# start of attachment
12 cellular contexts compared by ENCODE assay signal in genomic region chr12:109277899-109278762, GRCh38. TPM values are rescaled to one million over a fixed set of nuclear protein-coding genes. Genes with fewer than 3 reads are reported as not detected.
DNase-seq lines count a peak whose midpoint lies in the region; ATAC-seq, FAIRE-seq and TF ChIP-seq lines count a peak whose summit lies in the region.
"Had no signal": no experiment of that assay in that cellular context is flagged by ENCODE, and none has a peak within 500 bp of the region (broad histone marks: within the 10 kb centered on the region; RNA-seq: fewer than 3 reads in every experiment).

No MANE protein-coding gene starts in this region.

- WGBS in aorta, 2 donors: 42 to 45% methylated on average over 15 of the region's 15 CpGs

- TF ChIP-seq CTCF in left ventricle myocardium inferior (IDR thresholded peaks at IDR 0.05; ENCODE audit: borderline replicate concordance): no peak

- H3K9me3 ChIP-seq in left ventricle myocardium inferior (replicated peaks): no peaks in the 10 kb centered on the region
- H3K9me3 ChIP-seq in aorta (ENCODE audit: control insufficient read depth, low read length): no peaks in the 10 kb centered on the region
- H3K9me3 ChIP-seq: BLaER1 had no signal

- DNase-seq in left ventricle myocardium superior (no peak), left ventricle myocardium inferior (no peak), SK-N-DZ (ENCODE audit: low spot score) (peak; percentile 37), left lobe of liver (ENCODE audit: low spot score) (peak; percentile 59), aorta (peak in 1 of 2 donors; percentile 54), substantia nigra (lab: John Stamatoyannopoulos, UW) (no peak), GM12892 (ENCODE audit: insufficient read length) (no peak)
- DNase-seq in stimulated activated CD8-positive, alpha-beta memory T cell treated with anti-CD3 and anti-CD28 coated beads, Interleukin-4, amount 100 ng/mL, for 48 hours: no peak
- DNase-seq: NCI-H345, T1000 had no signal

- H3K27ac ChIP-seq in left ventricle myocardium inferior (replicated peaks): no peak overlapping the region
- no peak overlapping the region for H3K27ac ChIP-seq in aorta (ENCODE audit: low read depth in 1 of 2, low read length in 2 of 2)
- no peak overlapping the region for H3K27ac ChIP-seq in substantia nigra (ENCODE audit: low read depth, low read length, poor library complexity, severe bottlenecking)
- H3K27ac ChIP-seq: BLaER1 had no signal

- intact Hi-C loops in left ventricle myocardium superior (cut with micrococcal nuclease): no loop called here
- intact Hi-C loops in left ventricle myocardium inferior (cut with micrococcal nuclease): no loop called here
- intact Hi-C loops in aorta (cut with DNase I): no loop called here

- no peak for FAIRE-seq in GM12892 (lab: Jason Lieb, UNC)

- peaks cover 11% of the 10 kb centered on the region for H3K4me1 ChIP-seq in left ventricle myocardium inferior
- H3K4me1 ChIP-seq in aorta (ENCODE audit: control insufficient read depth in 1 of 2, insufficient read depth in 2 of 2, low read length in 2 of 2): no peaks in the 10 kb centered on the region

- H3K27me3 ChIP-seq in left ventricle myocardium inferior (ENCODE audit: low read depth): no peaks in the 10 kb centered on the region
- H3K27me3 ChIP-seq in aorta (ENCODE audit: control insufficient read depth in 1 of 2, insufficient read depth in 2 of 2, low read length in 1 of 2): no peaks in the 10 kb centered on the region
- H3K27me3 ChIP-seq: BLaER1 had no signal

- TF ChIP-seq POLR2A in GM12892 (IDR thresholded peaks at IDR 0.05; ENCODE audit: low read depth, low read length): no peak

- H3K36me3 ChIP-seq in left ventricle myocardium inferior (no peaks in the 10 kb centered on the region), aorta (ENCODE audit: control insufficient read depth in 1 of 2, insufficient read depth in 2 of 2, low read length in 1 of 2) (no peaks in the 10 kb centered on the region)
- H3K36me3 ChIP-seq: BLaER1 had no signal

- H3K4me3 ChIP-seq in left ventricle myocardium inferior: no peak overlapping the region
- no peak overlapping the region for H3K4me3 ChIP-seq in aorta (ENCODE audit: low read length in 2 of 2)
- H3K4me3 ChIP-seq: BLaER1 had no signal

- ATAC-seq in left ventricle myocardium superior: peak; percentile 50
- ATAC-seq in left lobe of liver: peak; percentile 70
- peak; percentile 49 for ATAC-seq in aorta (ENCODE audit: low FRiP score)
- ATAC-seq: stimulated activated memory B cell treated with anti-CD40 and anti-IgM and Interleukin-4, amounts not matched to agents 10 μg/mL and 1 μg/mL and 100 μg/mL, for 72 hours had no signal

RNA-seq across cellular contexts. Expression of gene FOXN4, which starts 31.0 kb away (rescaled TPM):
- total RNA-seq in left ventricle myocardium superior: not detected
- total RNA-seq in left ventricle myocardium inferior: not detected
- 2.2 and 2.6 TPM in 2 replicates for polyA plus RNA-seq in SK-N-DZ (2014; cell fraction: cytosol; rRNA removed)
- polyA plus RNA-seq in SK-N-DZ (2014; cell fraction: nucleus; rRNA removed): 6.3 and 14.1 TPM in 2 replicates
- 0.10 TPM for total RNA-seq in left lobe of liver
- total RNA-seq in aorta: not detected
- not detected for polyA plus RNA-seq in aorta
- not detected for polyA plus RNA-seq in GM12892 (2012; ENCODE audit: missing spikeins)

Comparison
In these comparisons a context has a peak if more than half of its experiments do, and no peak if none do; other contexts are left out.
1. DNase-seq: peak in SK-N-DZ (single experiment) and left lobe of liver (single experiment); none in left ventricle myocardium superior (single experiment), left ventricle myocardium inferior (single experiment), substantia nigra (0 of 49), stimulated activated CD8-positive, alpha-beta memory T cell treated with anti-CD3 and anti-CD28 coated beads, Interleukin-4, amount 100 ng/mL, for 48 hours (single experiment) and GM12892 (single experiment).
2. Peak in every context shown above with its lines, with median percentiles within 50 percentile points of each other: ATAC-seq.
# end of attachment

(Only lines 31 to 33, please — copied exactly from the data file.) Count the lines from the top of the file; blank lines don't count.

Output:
- H3K4me3 ChIP-seq: BLaER1 had no signal

- ATAC-seq in left ventricle myocardium superior: peak; percentile 50
- ATAC-seq in left lobe of liver: peak; percentile 70